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Old July 26, 2012, 04:01 PM   #1
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Gunsmiths: Questions for those of you in this career field

I'll admit, I have a venerable obsession with firearms, I love learning how they work, and I've seen many beaten up pieces that I wish I knew how to restore and provide them some TLC.

For those of you who have worked in this career field, I was curious how it's treated you. What would you say is a common job that you would perform, how did you go about becoming a smith and what advice would you give to those who would like to pursue a career as a gun smith. Would this be a viable career path, or would you recommend doing other work alongside it (Running a firearms store for example that offers smithing services)

The field has me intrigued to say the least, and it's something I'm seriously considering on going to school for, but having some input from those who actually have worked in the field would be nice.
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Old July 26, 2012, 06:17 PM   #2
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As a beginning 'smith, the most logical and practical process is to work for an existing gun shop and/or knowledgeable 'smith.
As a "general" gunsmith, you'll get a good selection of firearms to work with and to learn from. Working under an existing general 'smith, or even one who specializes is also a good way to go... you'll learn things you would never learn in the classroom.

Oddly, in most general gun shops that have a in house 'smith, much of what you will do is install sights, grips, accessories, detail strip and lubricate guns, repair range guns if they have a range... and inspect guns for safe function.
Until you develop a reputation, or do work for a known 'smith that trusts you, no one is going to give you any part of a high-end job to do. Specialization is not a bad thing, but can limit your potential until you get a reputation as a known specialist 'smith.

Once you've learned the business in the real world and have developed a reputation for quality and fair business practices... there 'ya go.

Good luck with it.
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Old July 26, 2012, 06:26 PM   #3
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These days the best way to get into the trade is to attend a top gunsmithing school like Colorado School of Trades or Trinidad Junior College.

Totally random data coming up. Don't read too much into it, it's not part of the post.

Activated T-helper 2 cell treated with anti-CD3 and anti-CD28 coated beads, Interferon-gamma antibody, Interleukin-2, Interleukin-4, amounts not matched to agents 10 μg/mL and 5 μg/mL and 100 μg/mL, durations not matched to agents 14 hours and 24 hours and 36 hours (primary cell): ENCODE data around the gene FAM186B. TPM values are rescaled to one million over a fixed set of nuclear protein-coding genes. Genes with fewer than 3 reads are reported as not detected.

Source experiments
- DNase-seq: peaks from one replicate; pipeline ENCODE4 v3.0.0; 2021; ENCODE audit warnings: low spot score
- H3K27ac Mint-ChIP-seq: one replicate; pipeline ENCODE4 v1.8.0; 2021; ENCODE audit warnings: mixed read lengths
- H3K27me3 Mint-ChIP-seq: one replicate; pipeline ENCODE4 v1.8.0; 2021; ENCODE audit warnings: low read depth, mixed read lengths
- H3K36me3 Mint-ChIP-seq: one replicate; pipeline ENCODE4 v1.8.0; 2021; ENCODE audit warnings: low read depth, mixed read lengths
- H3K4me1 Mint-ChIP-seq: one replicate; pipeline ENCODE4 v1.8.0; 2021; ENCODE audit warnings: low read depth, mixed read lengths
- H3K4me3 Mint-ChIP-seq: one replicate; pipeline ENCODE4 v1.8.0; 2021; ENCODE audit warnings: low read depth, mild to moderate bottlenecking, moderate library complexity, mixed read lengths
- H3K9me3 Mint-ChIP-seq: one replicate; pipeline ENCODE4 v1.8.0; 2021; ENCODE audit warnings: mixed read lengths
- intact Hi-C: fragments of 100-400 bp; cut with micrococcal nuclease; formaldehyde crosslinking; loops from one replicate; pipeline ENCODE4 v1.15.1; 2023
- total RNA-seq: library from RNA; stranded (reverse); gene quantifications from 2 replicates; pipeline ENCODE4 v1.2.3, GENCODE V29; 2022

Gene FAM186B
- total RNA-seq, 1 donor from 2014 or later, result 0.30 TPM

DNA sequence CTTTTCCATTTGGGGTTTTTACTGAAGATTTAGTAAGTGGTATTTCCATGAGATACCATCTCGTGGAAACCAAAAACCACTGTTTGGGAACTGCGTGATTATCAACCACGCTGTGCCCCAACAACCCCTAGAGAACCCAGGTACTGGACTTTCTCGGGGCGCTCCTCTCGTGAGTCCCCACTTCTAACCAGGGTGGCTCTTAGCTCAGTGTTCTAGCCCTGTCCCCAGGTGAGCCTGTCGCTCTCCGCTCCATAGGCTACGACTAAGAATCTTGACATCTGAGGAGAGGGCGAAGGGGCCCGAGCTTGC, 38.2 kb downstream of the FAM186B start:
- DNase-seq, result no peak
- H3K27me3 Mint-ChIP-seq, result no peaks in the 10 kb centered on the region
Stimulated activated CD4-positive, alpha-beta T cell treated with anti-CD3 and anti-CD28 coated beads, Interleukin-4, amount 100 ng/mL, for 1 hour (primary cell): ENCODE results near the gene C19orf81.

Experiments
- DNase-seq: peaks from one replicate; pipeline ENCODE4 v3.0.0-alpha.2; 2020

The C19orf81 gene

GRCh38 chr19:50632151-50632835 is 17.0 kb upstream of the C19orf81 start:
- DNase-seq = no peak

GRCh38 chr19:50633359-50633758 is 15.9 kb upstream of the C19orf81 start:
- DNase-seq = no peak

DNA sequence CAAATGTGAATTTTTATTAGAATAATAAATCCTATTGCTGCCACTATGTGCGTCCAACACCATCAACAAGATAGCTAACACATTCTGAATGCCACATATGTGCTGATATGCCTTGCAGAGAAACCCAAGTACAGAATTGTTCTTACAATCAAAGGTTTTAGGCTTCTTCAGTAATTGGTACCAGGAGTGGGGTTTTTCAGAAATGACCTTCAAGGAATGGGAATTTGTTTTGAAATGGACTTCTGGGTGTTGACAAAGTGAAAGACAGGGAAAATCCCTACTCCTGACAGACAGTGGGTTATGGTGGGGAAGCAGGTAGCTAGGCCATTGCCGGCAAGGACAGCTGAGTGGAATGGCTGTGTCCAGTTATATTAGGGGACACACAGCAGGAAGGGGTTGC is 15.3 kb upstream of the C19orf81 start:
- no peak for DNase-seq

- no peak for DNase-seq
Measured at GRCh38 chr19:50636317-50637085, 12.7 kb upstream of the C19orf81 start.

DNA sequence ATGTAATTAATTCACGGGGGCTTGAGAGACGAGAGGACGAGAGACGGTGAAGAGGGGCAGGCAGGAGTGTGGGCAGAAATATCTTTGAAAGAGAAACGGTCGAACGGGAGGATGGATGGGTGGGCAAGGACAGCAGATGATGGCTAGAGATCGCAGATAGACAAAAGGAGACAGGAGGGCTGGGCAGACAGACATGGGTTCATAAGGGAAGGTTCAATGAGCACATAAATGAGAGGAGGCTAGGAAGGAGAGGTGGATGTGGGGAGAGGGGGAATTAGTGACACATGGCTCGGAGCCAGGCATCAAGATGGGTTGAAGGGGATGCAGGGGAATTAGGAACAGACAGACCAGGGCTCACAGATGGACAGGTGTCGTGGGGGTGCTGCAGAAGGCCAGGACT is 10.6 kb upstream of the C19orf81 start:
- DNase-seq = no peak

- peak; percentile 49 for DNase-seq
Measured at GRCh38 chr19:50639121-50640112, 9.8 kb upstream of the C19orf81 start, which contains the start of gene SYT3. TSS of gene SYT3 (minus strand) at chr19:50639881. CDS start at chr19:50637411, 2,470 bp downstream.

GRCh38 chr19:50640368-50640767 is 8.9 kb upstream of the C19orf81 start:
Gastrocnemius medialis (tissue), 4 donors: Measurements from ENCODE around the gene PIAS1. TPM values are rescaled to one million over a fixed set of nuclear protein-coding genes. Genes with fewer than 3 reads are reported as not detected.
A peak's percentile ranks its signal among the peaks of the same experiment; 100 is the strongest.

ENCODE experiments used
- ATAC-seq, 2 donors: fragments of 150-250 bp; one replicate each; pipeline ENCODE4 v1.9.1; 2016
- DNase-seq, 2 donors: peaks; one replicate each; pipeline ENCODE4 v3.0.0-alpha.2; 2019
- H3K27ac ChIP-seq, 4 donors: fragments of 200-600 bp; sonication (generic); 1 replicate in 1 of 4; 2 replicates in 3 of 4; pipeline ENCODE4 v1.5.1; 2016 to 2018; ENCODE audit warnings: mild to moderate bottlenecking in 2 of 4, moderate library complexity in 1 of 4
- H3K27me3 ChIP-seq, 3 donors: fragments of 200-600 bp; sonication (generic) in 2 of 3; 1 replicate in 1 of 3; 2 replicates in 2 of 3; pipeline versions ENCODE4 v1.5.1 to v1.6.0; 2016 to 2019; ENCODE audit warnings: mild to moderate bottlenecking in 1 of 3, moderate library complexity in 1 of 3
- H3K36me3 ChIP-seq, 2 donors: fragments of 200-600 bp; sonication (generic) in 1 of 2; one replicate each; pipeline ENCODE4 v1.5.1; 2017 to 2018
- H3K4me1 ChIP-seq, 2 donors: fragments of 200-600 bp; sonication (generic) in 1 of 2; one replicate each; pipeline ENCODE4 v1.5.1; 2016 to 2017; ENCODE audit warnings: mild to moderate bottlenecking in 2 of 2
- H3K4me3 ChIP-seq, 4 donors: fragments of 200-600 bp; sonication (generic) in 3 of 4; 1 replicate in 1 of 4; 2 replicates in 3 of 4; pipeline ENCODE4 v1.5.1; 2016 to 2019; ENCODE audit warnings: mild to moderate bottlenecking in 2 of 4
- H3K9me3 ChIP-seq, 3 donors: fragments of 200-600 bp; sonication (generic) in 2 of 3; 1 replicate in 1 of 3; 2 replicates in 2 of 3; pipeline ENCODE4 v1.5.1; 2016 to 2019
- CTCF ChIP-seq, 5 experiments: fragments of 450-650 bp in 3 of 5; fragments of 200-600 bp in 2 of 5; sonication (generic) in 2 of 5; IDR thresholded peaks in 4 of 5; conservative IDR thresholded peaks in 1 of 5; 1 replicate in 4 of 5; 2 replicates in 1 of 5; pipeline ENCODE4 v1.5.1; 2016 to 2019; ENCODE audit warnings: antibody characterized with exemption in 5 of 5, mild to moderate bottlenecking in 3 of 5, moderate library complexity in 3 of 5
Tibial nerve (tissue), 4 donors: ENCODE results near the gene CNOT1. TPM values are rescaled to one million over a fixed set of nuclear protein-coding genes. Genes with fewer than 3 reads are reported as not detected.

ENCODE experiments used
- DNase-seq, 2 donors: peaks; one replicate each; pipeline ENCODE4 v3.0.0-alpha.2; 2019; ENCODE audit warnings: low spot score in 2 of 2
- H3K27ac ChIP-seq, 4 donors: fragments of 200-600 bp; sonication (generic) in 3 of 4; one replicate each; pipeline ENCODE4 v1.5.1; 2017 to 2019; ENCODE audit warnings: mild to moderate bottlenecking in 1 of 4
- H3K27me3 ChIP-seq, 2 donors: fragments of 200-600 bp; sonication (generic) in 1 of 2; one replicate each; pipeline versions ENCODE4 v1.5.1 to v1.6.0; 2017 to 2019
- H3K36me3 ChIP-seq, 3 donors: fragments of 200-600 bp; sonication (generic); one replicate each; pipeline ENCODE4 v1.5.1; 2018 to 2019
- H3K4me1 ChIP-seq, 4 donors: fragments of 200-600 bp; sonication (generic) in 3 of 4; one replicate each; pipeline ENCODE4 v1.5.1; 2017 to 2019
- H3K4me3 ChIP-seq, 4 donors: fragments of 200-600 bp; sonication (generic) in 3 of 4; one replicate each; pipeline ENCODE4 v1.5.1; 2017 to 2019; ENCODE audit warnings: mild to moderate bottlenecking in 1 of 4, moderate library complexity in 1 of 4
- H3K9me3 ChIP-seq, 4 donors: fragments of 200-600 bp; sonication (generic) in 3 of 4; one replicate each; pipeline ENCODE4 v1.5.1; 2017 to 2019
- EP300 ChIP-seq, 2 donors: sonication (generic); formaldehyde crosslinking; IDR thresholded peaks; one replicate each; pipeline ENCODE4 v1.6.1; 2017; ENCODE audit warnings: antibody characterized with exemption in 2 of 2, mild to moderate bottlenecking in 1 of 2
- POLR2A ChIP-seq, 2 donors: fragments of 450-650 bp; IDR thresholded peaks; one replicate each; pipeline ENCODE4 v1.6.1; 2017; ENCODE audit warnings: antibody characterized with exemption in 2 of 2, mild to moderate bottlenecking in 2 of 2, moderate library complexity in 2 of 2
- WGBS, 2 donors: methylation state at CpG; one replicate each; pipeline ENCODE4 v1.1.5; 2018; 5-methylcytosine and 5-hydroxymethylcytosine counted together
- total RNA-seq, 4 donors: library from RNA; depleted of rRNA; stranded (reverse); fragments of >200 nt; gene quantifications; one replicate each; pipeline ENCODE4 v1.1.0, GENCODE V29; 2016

Once you graduate, go to work for someone else for a few years. This will allow you time to really learn the trade and learn how to do quality
It'll also give you time to get a reputation in the industry and build up a possible customer base.

Starting your own business is RISKY at all times.
Most gunsmiths fail, and most fail because they know nothing about how to run a business.
Remember, you will not be a gunsmith. You'll be a businessman who happens to run a gunsmithing business.
If you don't know accounting, tax work, filling out forms for the government, dealing with customers, and ordering parts and equipment, no matter how good you are at gun work, you'll fail.
This is why smart prospective gunsmiths take business classes along with the gunsmith training. Some schools offer business classes, so TAKE them.

Last, don't expect to make much money. The only people in the trade who make much money are people like Bill Wilson who own large shops and have a number of gunsmiths working for them.
Probably the smartest gunsmiths spend their career working for someone else.

There's an old joke: "How's a large pizza and a gunsmith alike? Neither can feed a family of four".
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Old July 26, 2012, 08:35 PM   #4
James K
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I will repeat my previous advice to do a search on this site and maybe some other gun sites and read what has already been posted on the subject. IMHO, folks like dfariswheel have been infinitely patient answering this same question over and over, but they deserve a break. Try searching on "gunsmith" and read what's there already. Lots of great advice.

Jim K
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